How to Talk to Your Kids About Covid-19
We’re in some pretty stressful times right now and our kids are very quick to mirror how we’re acting, as well as naturally have some questions about what they’re hearing on the TV, radio, or just being close to you while talking to someone else.
We’re in control
As with all of your kids’ worries, they need to know that they’re looked after and their parents/guardians/teachers have everything sorted and can take care of them.
Model positive behaviour
Your kids will use you as their first example, so model the behaviour you’d like them to use.
- Cough or sneeze into your elbow (yay! hayfever season! – yuck)
- wash your hands often
- avoid touching your face
- eat plenty of fruits and veggies
- if you can’t go out to exercise, watch some YouTube fitness classes and do them together (We’ve been doing this. They’re pretty fun!)
Reduce the amount of TV and radio news
A little information is a good thing, but a lot can lead to anxiety and unnecessary worrying. As parents, it’s our job to be informed and filter the noise to what’s needed.
Take time to listen to their questions
They’re bound to have questions and that’s great. Try to give clear and easy to understand answers.
Watch your tone
Kids hear tone, sometimes more than the words you’re saying. Keep calm and try treating the new behaviours and safety measures like preparing for a new season.
A few talking points:
- We have to wash our hands more often now
- Make silly songs while washing your hands
- Cough into your elbow – just like we’d say during a usual cold/flu season
- Even if it’s not for you, it’s for Granny and Grandpa, and our friends’ Grannys and Grandpa’s
- School is going to close for a while so the germs don’t pass on to our friends, but it’s ok. I’ve got lots of fun things lined up.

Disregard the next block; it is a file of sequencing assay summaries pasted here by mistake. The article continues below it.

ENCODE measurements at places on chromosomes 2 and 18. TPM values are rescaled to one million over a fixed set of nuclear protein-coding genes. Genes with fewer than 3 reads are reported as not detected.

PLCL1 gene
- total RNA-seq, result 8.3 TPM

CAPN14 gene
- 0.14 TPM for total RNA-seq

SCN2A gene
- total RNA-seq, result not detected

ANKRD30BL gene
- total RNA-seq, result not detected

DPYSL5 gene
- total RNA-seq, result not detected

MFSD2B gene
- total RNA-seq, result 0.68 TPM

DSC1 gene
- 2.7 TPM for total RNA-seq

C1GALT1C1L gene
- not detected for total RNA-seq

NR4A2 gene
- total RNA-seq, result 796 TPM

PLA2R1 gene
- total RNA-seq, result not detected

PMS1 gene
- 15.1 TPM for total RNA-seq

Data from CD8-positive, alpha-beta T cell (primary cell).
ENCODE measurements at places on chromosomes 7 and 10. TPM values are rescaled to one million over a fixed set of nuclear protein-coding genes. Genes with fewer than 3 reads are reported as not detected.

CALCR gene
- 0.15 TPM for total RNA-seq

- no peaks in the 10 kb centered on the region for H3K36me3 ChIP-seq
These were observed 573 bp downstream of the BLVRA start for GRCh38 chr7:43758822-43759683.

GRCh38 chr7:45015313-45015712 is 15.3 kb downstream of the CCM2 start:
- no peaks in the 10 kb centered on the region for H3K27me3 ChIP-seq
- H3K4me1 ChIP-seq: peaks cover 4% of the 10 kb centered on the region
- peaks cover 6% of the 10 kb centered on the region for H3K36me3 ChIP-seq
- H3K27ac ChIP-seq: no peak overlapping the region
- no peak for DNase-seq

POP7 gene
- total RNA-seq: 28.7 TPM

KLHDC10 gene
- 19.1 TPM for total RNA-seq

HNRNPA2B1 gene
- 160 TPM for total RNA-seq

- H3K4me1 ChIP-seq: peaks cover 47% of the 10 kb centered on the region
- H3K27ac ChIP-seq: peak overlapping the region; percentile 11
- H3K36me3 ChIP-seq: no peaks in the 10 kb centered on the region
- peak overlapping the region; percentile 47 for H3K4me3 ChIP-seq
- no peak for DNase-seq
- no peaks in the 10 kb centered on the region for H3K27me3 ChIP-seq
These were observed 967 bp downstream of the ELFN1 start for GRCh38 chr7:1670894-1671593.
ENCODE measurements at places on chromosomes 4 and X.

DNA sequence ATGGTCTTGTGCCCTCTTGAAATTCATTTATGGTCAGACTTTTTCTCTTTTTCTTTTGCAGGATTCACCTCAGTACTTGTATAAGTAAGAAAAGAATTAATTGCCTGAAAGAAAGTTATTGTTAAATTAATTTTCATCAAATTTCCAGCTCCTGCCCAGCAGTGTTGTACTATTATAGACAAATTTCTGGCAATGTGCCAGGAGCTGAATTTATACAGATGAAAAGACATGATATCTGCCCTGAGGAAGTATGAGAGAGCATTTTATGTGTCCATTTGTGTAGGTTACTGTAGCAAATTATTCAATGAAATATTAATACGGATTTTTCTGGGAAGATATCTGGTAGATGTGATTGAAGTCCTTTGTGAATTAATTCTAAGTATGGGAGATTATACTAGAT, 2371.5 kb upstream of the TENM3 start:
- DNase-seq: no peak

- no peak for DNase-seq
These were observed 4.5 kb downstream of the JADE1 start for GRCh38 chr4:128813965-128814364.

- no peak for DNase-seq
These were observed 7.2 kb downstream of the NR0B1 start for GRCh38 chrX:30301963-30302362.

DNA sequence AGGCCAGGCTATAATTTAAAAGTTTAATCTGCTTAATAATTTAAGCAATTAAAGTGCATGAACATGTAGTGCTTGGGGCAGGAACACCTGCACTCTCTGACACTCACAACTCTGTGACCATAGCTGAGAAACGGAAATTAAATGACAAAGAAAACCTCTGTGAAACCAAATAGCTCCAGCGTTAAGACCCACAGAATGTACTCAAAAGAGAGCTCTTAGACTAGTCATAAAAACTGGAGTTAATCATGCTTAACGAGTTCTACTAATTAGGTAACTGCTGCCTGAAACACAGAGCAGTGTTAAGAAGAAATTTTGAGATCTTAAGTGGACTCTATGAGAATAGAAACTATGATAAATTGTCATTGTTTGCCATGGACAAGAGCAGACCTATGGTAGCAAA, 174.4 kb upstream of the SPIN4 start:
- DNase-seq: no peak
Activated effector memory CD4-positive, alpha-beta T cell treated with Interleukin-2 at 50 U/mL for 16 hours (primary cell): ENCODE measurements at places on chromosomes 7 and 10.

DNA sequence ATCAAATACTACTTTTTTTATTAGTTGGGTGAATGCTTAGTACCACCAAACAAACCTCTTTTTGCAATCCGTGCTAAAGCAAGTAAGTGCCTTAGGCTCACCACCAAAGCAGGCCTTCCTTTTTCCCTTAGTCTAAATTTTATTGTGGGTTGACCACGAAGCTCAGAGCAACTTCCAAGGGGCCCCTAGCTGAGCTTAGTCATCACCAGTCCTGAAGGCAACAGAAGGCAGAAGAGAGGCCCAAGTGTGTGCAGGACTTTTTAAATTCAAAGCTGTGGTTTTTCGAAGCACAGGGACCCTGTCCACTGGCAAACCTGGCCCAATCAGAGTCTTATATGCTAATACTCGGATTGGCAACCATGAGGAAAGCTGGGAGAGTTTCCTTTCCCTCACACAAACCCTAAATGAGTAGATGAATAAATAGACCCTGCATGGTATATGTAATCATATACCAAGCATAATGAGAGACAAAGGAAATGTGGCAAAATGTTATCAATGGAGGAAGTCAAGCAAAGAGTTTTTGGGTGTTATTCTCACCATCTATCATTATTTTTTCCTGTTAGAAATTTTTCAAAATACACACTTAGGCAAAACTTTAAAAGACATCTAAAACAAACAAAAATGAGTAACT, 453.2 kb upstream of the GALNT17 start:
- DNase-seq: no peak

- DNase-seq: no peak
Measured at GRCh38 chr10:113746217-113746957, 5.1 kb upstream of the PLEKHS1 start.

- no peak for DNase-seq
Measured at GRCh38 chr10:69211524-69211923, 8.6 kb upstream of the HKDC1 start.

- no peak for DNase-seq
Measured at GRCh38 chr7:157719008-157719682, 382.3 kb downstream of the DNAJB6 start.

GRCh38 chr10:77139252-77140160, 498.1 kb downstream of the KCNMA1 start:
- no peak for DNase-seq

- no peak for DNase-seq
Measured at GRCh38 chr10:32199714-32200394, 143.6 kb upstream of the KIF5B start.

If you have access to nature, get outside!
A walk in the fresh air is a wonderful thing. If you’re near a forest, go for a walk, get some exercise and work on your health. Some time in the woods gives an incredible feeling of balance and peace.
Having said this, avoid crowded parks or play areas. Those things usually aren’t cleaned well.
Alberta chief medical officer of health Dr. Deena Hinshaw shares her useful advice on talking to kids about the coronavirus:
Some activities for staying in the house:
- Make Easter cards
- Order some seeds online and start your spring garden (flowers, strawberries, raspberries, pumpkins)
- Check out some online learning resources to continue their education but in a fun way
From the CDC website:
Facts about COVID-19 for discussions with children
Try to keep information simple and remind them that health and school officials are working hard to keep everyone safe and healthy.
What is COVID-19?
- COVID-19 is the short name for “coronavirus disease 2019.” It is a new virus. Doctors and scientists are still learning about it.
- Recently, this virus has made a lot of people sick. Scientists and doctors think that most people will be ok, especially kids, but some people might get pretty sick.
- Doctors and health experts are working hard to help people stay healthy.
What can I do so that I don’t get COVID-19?
- You can practice healthy habits at home, school, and play to help protect against the spread of COVID-19:
- Cough or sneeze into a tissue or your elbow. If you sneeze or cough into a tissue, throw it in the trash right away.
- Keep your hands out of your mouth, nose, and eyes. This will help keep germs out of your body.
- Wash your hands with soap and water for at least 20 seconds. Follow these five steps—wet, lather (make bubbles), scrub (rub together), rinse and dry. You can sing the “Happy Birthday” song twice.
- If you don’t have soap and water, have an adult help you use a special hand cleaner.
- Keep things clean. Older children can help adults at home and school clean the things we touch the most, like desks, doorknobs, light switches, and remote controls. (Note for adults: you can find more information about cleaning and disinfecting on CDC’s website.)
- If you feel sick, stay home. Just like you don’t want to get other people’s germs in your body, other people don’t want to get your germs either.
What happens if you get sick with COVID-19?
- COVID-19 can look different in different people. For many people, being sick with COVID-19 would be a little bit like having the flu. People can get a fever, cough, or have a hard time taking deep breaths. Most people who have gotten COVID-19 have not gotten very sick. Only a small group of people who get it have had more serious problems. From what doctors have seen so far, most children don’t seem to get very sick. While a lot of adults get sick, most adults get better.
- If you do get sick, it doesn’t mean you have COVID-19. People can get sick from all kinds of germs. What’s important to remember is that if you do get sick, the adults at home and school will help get you any help that you need.
- If you suspect your child may have COVID-19, call the healthcare facility to let them know before you bring your child in to see them.